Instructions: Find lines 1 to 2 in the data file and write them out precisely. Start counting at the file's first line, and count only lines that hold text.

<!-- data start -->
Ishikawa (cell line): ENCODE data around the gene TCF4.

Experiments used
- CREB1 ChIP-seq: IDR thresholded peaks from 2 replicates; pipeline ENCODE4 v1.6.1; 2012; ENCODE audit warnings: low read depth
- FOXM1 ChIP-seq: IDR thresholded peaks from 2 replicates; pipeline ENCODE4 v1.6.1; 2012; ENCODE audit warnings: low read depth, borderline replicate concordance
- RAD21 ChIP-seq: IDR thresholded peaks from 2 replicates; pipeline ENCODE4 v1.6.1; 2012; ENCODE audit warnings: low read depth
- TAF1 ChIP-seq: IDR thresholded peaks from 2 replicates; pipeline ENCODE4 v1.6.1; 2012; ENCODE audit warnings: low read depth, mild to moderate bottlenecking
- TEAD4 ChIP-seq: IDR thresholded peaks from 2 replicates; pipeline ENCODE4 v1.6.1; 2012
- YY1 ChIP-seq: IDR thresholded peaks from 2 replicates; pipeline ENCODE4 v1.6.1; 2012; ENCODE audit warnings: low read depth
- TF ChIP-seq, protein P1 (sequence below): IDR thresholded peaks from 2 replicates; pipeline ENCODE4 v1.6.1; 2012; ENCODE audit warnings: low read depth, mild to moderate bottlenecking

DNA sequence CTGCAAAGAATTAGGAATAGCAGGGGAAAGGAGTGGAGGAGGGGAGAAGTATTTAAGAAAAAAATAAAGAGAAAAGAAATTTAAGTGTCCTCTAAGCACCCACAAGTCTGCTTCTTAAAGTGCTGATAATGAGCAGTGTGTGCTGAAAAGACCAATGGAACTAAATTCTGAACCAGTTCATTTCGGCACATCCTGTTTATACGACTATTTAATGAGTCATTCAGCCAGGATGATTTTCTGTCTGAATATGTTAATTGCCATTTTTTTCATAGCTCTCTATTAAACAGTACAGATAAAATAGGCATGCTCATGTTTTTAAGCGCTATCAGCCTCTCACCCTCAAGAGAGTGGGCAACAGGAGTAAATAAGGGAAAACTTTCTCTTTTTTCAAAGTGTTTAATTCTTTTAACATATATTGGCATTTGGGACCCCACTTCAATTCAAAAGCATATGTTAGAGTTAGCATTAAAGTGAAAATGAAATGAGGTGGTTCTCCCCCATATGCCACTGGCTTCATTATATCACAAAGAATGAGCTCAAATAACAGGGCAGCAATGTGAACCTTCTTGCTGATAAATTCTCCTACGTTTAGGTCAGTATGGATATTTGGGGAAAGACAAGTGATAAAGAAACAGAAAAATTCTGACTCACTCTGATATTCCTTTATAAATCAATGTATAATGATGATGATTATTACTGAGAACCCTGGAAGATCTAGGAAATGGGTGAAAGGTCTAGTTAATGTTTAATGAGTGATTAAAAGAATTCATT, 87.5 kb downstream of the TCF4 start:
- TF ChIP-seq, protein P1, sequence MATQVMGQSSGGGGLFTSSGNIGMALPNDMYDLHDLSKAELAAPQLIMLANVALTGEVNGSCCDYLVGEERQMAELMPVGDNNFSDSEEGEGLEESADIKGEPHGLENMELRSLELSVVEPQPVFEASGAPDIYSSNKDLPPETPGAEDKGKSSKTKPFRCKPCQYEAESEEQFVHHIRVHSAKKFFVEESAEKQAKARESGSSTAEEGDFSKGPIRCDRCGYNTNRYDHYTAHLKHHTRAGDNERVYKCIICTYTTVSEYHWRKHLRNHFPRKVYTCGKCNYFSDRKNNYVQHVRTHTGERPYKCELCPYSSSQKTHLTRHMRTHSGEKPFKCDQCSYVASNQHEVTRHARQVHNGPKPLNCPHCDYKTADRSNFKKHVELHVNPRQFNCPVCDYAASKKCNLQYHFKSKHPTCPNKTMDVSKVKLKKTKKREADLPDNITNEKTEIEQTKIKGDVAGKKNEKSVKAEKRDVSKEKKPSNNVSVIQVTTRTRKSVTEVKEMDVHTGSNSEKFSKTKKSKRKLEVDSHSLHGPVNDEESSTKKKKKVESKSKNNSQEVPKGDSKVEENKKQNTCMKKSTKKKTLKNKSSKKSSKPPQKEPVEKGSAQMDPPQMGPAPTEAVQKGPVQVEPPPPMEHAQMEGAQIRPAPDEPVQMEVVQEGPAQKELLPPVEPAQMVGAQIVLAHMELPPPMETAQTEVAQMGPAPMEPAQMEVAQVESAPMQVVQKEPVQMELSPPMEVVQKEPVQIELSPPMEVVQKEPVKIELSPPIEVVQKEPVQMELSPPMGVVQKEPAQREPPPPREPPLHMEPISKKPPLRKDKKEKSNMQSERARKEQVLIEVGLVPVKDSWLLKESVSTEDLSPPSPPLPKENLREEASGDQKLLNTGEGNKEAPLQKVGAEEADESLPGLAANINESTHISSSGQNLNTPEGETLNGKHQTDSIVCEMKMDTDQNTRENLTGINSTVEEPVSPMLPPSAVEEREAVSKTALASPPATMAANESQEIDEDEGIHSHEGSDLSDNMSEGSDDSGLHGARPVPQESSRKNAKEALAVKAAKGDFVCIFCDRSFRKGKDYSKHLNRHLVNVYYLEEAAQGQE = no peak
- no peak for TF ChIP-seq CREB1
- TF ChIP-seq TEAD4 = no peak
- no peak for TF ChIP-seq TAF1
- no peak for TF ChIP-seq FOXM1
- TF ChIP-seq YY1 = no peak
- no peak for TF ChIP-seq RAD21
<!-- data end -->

Ishikawa (cell line): ENCODE data around the gene TCF4.

Experiments used